Firewall default block behaviour between interfaces



  • Hi,

    By default pfsense blocks traffic between interfaces unless we specific permit correct?

    But i just realized that for IPSEC interface this isn't quite true, every IP on my LAN network can communicate with the remote network of the IPSEC tunnel.

    Is this supposed to be like this or bug?



  • By default pfsense blocks traffic between interfaces unless we specific permit correct?

    No.  A default install of pfSense will allow all from LAN, allow none from any other interface.  Users on LAN can go anywhere.  Users from WAN can't get into your LAN.  Users on other internal networks can't go anywhere until you add at least one Allow rule.

    every IP on my LAN network can communicate with the remote network of the IPSEC tunnel.

    Because LAN has an Allow All rule.  If you want to restrict your LAN users from the IPSec interface, change the Allow All rule (usually at the very bottom of your LAN rules) so that the Destination changes from ***** to !Your_IPSec_Interface_Name



  • OK.

    But, besides LAN, all my other internal interface also can communicate with the IPSEC remote network.

    For example:

    LAN - 192.168.2.0/24
    WIFI - 192.168.13.0/24
    QA - 192.168.14.0/24

    IPSEC - 192.168.0.0/16 <-> 10.168.0.0/16

    I can ssh from 192.168.13.x to 10.168.x.x …
    or from 192.168.14.x to 10.168.x.x ...

    But i can't for example ssh from 192.168.13.x ou 192.168.14.x to LAN (192.168.2.0/24) which is correct because i have no allow rule for this.

    But also have no allow rule in WIFI or QA to acess IPSEC remote network, so i don't know why is it working...



  • @mvrk:

    But i just realized that for IPSEC interface this isn't quite true, every IP on my LAN network can communicate with the remote network of the IPSEC tunnel.

    Consider that pfSense controls traffic at the incoming interface, not at outgoing side.



  • I'm not an IPSec guy so I don't know for sure.  I thought you had to have a separate network interface for IPSec, like with any interface, but you seem to have it defined so that it overlaps with all of your existing LANs.



  • @KOM:

    I'm not an IPSec guy so I don't know for sure.  I thought you had to have a separate network interface for IPSec, like with any interface, but you seem to have it defined so that it overlaps with all of your existing LANs.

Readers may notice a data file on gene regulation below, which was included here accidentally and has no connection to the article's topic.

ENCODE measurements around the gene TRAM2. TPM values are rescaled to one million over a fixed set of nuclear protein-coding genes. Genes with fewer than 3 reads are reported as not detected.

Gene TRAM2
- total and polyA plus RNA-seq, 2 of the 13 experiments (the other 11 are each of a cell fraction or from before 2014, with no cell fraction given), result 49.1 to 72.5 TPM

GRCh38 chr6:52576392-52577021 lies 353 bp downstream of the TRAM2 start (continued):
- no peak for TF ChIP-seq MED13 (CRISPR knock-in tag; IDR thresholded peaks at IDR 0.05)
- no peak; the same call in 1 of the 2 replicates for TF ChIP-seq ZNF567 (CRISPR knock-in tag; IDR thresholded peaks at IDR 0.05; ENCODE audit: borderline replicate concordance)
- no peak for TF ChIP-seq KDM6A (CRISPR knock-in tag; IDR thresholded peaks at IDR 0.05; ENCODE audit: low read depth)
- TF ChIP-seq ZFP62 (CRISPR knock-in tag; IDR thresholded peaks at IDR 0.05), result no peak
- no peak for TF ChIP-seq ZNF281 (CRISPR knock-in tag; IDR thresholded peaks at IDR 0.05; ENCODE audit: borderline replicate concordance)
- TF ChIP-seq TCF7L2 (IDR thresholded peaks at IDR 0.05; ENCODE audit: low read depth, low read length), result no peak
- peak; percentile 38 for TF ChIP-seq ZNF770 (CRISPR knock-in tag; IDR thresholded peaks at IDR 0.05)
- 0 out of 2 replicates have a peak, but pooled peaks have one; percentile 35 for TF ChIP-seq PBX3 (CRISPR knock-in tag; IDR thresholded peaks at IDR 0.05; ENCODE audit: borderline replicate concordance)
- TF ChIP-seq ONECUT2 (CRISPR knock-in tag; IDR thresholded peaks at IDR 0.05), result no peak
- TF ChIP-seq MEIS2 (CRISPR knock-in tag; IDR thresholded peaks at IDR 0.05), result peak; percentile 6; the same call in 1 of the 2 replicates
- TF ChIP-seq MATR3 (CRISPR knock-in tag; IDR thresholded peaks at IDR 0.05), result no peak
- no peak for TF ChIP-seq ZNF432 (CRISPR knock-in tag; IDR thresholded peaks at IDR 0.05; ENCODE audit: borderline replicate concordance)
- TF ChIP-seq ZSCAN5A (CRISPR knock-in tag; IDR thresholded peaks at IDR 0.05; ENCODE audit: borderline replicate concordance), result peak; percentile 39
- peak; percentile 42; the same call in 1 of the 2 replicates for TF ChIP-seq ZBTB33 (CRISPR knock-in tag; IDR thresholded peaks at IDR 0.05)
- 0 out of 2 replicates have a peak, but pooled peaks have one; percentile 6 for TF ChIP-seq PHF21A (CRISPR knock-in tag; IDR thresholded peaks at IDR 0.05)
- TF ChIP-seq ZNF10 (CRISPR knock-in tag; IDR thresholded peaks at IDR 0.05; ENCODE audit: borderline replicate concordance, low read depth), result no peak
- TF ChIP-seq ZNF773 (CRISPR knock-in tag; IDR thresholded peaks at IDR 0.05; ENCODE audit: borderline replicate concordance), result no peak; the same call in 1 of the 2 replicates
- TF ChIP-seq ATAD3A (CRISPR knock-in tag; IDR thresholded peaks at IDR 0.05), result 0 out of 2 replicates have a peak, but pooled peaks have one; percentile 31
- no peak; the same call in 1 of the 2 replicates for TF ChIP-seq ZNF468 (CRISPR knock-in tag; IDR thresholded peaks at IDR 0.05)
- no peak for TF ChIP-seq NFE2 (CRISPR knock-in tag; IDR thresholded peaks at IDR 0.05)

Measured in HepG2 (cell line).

It doesn't overlap with my LANs, the network i receive from the remote side of the IPSEC tunnel is 10.168.0.0/16 and i share all my LANs with the remote side.



  • You have some firewall rule(s) on the source interface that's allowing the traffic.



  • @cmb:

    You have some firewall rule(s) on the source interface that's allowing the traffic.

    Ok, it's the last rule i have on each interface that allows the ougoing to internet using my failover group of gateways:

    IPv4 * WIFI net * * * WAN_FAILOVER none   WIFI -> OUT FAILOVER

    But why does this rule allows the traffic to the IPSEC remote networks?


  • LAYER 8 Netgate

    Because you are passing from LAN to any.

    IPSec and OpenVPN remote networks are automatically added to the list of "negate" networks in pf so that manually bypassing them when using policy routing is not necessary.  At least that's how I think it works.  Otherwise the traffic destined for your VPN would go out the gateway group instead, which is probably not what you intended.  Looking at /tmp/rules.debug this is only true for interfaces containing specified local networks in the VPN configs.

    If you don't want LAN to be able to access VPN assets, you can block those destinations on the LAN interface.

    I believe the proper place for rules prohibiting access to certain assets over a VPN belong on the destination (incoming) VPN interface.  Much like one controls their network by passing only certain traffic into WAN, one controls access to local assets from VPN clients on the incoming VPN interface.

    Example: My VPN to/from networks have full /24 routes in the VPN config for both sides, with full pass rules (automatically added by the negate rules mentioned above).  The rules on the far side VPN interface (the network I manage) are wide open (meaning I can connect to anything).  The rules on my side (home office) allow only specific traffic such as the ability to print to my printer,  ping my LAN interface, IP-PBX access to my phone, access to a couple NAS services, etc.


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